Cardinal Donald Wuerl speaks to media at St. Matthews Cathedral in Washington on Feb. 11, 2013. (Melina Mara/The Washington Post)

D.C.'s embattled Catholic leader, Donald Wuerl, under fire in recent days for untruthful statements regarding what he knew about the alleged sexual misconduct of his predecessor, Theodore McCarrick, apologized late Tuesday, saying he forgot he knew about the allegations. He also said it was “never the intention to provide false information.”

Wuerl apologized to former priest Robert Ciolek in the evening and then sent a letter to the priests of the archdiocese, where Wuerl is the acting administrator. Pope Francis accepted Wuerl’s retirement as archbishop earlier than expected last fall as the cardinal was being pummeled by criticism over his handling of abuse cases when he was the Pittsburgh bishop, and also by suspicions that he was not being fully honest about what he knew of the McCarrick scandal.

In the letter, Wuerl said he forgot he was told in 2004 about Ciolek’s complaint against McCarrick. Wuerl in 2004 had taken the complaint to the Vatican.

The ex-priest, in testimony that year to the Pittsburgh Diocese’s Review Board, had said McCarrick pressured seminarians to sleep in double beds with him, requested and gave the subordinate unwanted back rubs and caused Ciolek trauma because he knew that Ciolek had been abused by clergy as a teen.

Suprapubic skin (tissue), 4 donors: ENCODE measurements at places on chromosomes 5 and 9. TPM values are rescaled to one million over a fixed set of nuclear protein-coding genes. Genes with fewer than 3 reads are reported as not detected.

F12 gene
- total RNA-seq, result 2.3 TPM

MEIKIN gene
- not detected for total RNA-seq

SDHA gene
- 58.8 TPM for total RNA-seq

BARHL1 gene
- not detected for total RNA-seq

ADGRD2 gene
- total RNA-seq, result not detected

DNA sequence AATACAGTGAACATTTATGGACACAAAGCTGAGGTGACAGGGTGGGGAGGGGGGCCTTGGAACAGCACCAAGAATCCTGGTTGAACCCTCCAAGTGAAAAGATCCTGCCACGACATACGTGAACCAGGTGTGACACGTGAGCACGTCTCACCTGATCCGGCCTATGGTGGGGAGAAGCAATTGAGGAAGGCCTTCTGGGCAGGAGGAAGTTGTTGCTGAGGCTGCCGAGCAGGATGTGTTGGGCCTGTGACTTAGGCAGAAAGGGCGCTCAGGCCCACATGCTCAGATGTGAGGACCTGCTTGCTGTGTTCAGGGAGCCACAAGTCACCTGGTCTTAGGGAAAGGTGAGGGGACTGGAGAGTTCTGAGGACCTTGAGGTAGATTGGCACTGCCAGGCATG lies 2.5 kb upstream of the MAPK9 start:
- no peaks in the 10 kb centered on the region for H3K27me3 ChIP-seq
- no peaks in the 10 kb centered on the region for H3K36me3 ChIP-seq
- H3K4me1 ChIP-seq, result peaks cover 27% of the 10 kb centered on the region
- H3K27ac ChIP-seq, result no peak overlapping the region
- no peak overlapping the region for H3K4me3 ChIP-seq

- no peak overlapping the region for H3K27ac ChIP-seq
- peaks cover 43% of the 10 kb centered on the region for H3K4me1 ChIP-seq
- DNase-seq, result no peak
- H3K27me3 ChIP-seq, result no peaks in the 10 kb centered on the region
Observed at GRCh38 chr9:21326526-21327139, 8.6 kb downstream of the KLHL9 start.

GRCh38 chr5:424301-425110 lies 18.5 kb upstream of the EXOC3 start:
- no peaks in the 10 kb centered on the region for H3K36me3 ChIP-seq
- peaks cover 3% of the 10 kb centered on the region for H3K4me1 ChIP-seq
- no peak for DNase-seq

When Ciolek first went public last week with evidence that Wuerl had been untruthful since the scandal erupted last summer, Wuerl’s office issued a statement saying he had only been trying to protect Ciolek’s confidentiality. Then in a Saturday letter to the archdiocese’s priests, Wuerl repeated his claim that he was protecting confidentiality and said he had denied knowledge only as it pertained to allegations that McCarrick had abused children.

In the Tuesday night letter, Wuerl repeated versions of those defenses but said it didn’t matter.

“Nonetheless, it is important for me to accept personal responsibility and apologize for this lapse of memory. There was never the intention to provide false information,” the letter said.

He noted he had apologized to Ciolek, whose requests to meet Wuerl were rebuffed for several weeks prior. Ciolek had asked repeatedly to meet but was told no after negotiating with the archdiocese’s lawyer, who had suggested limits on the talk, such as no “interviewing” Wuerl, no recording and no note-taking, Ciolek told The Post. This was in the days before Ciolek went public with the fact that Wuerl knew in 2004.

“I wanted to apologize for any additional grief my failure might have also brought the survivor,” he wrote.

Ciolek Wednesday said he was up much of the night pondering what he said was a 45-minute talk with Wuerl. He wanted to take the call, he said, because he was still “holding out hope” that Wuerl would offer a frank admission and apology that would help heal Ciolek and restore some of Catholics’ distrust.

“In the end, it’s lacking in truth and substance. I do not believe for one moment that he forgot. I do not,” he said. Wuerl expressed what Ciolek called sincere sorry and regret for the clerics who abused and harassed him. “But substantively it doesn’t all add up. He’s shown himself to be better at expressing sorrow for actions of others. But he remains unable or unwilling to acknowledge the truth of his own actions.”